Pension

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Pension

A retirement plan in which an employer makes a contribution into an account each month. The contributions are invested on behalf of an employee, who may begin to make withdrawals after retirement. Typically, pensions are tax-deferred, meaning that the employee does not pay taxes on the funds in the pension until he/she begins making withdrawals. Pensions may have defined contributions, defined benefits, or both. See also: 401(k), IRA.
Farlex Financial Dictionary. © 2012 Farlex, Inc. All Rights Reserved

Pension.

A pension is an employer plan that's designed to provide retirement income to employees who have vested -- or worked enough years to qualify for the income.

These defined benefit plans promise a fixed income, usually paid for the employee's lifetime or the combined lifetimes of the employee and his or her spouse.

The employer contributes to the plan, invests the assets, and pays out the benefit, which is typically based on a formula that includes final salary and years on the job.

You pay federal income tax on your pension at your regular rate, so a percentage is withheld from each check. If the state where you live taxes income, those taxes are withheld too. However, you're not subject to Social Security or Medicare withholding on pension income.

In contrast, the retirement income you receive from a defined contribution plan depends on the amounts that were added to the plan, the way the assets were invested, and their investment performance.

The way a particular plan is structured determines if you, your employer, or both you and your employer contribute and what the ceiling on that contribution is.

Dictionary of Financial Terms. Copyright © 2008 Lightbulb Press, Inc. All Rights Reserved.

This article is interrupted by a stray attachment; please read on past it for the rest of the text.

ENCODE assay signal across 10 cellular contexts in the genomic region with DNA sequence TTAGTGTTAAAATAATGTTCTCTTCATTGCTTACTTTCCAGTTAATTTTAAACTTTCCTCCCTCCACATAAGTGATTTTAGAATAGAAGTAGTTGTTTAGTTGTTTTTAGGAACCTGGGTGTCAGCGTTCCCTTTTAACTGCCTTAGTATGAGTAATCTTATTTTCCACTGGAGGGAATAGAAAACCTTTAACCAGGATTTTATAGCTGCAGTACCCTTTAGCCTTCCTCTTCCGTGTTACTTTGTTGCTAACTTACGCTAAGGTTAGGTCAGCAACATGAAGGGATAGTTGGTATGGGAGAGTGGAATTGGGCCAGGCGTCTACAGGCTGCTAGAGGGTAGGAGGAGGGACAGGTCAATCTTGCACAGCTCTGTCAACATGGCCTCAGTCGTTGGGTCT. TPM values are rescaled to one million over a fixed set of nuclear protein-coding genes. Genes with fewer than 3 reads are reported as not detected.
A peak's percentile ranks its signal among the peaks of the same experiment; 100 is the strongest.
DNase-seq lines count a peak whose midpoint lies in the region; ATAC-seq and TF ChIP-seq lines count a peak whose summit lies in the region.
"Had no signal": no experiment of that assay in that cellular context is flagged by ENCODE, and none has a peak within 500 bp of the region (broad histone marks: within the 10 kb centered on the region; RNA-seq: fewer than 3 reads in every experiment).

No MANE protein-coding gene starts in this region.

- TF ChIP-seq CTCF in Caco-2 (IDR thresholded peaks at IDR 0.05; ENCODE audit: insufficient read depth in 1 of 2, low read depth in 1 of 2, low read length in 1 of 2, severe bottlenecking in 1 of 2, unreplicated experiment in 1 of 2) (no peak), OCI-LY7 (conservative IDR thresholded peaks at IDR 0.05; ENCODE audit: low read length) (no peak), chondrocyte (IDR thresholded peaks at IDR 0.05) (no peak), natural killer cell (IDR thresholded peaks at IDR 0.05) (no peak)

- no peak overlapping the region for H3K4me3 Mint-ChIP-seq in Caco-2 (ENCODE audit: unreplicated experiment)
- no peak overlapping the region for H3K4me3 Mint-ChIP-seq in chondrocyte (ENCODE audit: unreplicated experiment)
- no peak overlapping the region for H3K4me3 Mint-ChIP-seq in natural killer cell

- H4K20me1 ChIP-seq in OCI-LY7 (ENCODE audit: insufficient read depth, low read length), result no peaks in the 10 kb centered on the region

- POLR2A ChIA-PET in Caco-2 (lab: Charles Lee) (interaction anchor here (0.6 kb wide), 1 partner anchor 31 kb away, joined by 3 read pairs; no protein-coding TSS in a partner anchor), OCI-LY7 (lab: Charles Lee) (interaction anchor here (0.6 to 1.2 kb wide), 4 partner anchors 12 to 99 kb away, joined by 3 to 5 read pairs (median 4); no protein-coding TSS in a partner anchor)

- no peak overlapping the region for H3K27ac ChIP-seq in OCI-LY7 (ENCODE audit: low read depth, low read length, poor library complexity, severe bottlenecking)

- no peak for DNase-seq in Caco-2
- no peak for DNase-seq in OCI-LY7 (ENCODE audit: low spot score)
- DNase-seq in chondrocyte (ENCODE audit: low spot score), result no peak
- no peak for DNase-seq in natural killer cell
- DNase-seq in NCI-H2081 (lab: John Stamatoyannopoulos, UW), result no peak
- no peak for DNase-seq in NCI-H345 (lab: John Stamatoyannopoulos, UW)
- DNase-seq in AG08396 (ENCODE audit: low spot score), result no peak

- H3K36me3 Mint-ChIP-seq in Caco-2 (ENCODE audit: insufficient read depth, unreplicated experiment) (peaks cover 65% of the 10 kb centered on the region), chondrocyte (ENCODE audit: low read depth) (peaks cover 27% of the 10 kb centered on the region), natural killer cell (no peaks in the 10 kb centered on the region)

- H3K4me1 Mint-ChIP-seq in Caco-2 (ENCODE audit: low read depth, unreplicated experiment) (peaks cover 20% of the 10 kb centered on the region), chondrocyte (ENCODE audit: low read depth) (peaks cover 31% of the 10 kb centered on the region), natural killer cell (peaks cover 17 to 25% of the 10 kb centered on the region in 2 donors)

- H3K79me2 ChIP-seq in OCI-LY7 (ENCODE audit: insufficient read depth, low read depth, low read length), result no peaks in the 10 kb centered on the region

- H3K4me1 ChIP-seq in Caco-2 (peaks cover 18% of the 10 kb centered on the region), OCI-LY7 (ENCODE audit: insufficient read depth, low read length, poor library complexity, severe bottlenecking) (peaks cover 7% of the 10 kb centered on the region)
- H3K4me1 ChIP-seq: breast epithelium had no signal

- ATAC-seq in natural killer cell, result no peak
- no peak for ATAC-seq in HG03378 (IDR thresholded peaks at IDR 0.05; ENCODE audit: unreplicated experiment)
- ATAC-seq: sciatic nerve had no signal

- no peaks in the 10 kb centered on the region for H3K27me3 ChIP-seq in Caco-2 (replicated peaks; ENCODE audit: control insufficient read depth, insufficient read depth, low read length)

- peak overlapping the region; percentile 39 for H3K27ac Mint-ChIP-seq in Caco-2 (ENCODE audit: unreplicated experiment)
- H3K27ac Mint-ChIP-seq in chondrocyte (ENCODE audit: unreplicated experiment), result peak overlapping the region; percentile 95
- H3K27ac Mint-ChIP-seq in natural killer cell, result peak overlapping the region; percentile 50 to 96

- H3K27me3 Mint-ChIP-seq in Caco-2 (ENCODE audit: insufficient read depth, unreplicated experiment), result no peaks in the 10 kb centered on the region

pension

a payment received by individuals who have retired from paid employment or have reached the government's pensionable age, in the form of a regular weekly or monthly income, or as a lump sum. There are three main types of pension scheme:
  1. state retirement pensions operated by he Government, whereby the employee pays NATIONAL INSURANCE CONTRIBUTIONS over his working life, giving entitlement to an old age pension on retirement of an amount considered to provide some minimum standard of living. State pensions may be based on earnings or may be a flat rate, or combination of the two. See DEPARTMENT FOR WORK AND PENSIONS;
  2. occupational pensions operated by private sector employers whereby the employee and the employer each make regular contributions to a PENSION FUND or INSURANCE COMPANY scheme, the pensioner then receiving a pension which is related to the amount of his contributions (annual contributions x number of years worked).

    Occupational pensions take two main forms:

    1. defined benefit, where the pension is linked to final salary. Here the employer is liable to make up any shortfalls in the PENSION FUND. This type of scheme is also known as a ‘final salary’ scheme.
    2. defined contribution, or money purchase scheme, where the size of contributions but not the final pensions benefits are fixed. The size of pension benefits are determined by the investment performance of the fund. The employee rather than the employer bears the risk.

    In the UK there is a shift from defined benefit to defined contribution schemes, because of employer fears about their future liabilities;

  3. personal pension plans (PPP) operated by insurance companies, pension funds and other financial institutions which provide ‘customized’ pension arrangements for individuals depending on their personal circumstances. Since a PPP scheme is not tied to a particular employer the problem of transferring pension rights should the person move jobs is much reduced. A recent innovation in the UK is the ‘stakeholder pension’, aimed at low and medium income earners who work for employers who do not already have an occupational scheme. Employers with more than 5 employees are obliged to designate a ‘stakeholder pension’ provider for their workforce but they are under no obligation to make contributions to the scheme. Nor are employees obliged to subscribe. Approved providers of stakeholder pensions are required to levy low charges to participants. See CONTRACTING OUT.